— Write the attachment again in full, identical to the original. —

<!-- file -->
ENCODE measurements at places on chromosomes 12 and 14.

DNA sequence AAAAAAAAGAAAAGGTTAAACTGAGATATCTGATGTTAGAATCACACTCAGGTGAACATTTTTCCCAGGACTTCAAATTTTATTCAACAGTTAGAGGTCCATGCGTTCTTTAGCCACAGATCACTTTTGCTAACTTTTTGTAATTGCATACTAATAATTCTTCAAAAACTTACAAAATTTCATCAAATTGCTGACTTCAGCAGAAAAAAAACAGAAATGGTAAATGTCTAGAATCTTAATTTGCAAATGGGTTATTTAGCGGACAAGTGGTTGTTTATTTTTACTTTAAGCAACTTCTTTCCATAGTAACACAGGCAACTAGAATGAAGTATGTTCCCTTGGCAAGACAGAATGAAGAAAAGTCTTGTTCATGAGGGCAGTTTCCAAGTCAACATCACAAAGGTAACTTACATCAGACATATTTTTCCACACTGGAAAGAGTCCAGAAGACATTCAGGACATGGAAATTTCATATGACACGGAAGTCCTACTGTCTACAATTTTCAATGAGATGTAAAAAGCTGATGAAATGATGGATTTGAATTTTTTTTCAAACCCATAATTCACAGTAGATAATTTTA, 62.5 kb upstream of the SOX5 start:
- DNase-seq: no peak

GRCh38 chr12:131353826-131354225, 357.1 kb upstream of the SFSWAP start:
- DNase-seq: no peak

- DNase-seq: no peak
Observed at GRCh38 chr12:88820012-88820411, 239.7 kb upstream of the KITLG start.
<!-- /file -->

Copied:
ENCODE measurements at places on chromosomes 12 and 14.

DNA sequence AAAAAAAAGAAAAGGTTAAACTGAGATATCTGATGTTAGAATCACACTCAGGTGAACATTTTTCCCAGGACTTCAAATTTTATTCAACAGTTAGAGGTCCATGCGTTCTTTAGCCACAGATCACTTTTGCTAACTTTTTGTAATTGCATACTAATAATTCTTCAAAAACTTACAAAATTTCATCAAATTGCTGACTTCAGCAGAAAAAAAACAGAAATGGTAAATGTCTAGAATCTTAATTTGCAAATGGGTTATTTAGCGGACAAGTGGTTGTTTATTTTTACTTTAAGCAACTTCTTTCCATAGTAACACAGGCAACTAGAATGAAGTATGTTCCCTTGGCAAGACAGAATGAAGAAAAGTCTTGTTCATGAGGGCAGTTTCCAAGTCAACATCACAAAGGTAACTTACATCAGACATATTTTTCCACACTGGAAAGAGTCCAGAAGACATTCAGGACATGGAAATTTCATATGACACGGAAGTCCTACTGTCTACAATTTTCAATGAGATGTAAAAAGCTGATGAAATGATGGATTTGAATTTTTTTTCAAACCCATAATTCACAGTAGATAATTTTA, 62.5 kb upstream of the SOX5 start:
- DNase-seq: no peak

GRCh38 chr12:131353826-131354225, 357.1 kb upstream of the SFSWAP start:
- DNase-seq: no peak

- DNase-seq: no peak
Observed at GRCh38 chr12:88820012-88820411, 239.7 kb upstream of the KITLG start.